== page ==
Pair of Chinese Export Porcelain Cider Jugs and Covers Made for the American Market
During the early years of the new republic, the Great Seal of the United States, or one of its variations, was used frequently to decorate Chinese export porcelains for the American market. Patriotism was easily displayed to guests by using china embellished with the eagle and shield. Chinese decorators were happy to satisfy this demand and used as pictorial sources the numerous coins, government documents, shipping papers, newspapers, billheads, and letterheads bearing the seal, or eagles derived from it, that were carried to the Far East by captains and supercargoes. Although the version displayed on this covered jug is different from the official seal, the elements of eagle, shield, and stars suggest the ultimate design source.1Howard and Ayers 1978, 2: 500–501, classify this particular eagle as type 3g; they date the design 1800–1810.
The specific design source has been identified as the masthead of the Rhode-Island Republican, a newspaper published in Newport by Oliver Farnsworth between 1802 and 1805.2Sharpe, 248. The device consists of a spread-winged eagle that holds in its beak a banner with the motto IN GOD WE HOPE while grasping in one talon a shield with a fouled anchor and in the other talon the trumpet of Fame; a halo of sixteen stars (for the number of states) is above its head. Iconographically complex, the device combines the familiar elements of the eagle and halo of stars from the Great Seal with the shield and fouled anchor that have long been associated with Rhode Island. An official arms for the state was not adopted until 1882; however, the elements of the shield and anchor in conjunction with the word “Hope” or the motto IN GOD WE HOPE had been used in various media to signify the state from the late eighteenth century.
The punch bowl (and, covered jugs; Acc. No. 85.8) in the Collection have been identified as coming from a group of two bowls and four jugs that were once owned by Jesse Baldwin, a New York City merchant and importer.3See Sharpe, 250, for information on Baldwin and speculation about the marketing of the six pieces. See also Conger and Rollins, Treasures of State, cat. no. 169 (Acc. No. 64.68 and 85.8). These pieces may originally have been made on speculation for the Rhode Island market, but, failing to sell in that state, were offered in New York. The Collection’s jugs descended with the second punch bowl in the Baldwin family, while the Collection’s bowl and the other pair of jugs took different paths.4Sharpe, 250, relates that the second pair of flagons descended in the family of the New York resident Andrew Mount, but notes that no conclusive information has been found on the Collection’s bowl. Jay family members and historians can find no record of the bowl having belonged to Jay or his descendants. See also Sharpe, 255, n. 18. Indeed, the Collection’s bowl has been associated with John Jay (1745–1829), the prominent lawyer and statesman from New York, but this relationship is now considered tenuous.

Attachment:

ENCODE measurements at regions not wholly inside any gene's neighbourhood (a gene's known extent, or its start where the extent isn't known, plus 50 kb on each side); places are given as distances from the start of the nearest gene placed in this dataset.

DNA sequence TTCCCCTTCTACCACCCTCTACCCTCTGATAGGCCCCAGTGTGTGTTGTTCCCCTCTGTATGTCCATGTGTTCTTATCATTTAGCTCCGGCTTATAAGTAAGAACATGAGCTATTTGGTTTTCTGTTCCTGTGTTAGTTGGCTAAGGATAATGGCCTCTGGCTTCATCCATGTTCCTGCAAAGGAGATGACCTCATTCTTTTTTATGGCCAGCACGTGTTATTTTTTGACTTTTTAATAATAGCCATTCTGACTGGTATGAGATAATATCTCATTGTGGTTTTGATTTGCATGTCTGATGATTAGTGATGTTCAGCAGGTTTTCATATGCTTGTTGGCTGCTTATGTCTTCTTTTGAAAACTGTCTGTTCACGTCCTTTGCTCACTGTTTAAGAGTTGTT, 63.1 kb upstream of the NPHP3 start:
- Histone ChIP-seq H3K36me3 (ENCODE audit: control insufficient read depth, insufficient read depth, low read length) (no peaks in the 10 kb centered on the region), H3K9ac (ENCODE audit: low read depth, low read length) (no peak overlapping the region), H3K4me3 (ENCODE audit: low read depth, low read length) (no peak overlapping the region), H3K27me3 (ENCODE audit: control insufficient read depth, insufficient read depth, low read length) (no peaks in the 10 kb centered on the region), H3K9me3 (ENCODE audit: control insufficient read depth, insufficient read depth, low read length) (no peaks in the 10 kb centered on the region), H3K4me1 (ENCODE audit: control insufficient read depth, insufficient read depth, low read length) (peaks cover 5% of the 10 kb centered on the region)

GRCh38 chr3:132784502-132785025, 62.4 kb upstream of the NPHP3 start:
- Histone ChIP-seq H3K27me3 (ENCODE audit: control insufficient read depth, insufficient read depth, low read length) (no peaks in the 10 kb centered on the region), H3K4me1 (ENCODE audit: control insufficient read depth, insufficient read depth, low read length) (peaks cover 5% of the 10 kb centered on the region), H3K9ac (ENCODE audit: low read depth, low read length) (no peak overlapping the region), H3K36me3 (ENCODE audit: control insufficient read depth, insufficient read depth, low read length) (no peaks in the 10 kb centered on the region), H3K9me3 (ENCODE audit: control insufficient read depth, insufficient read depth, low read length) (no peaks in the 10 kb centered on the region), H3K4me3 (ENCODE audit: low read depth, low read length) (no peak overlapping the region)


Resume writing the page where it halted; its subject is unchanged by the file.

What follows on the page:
Ellen Paul Denker and Bert R. Denker
Excerpted from Jonathan L. Fairbanks. Becoming a Nation: Americana from the Diplomatic Reception Rooms, U.S. Department of State. New York: Rizzoli, 2003.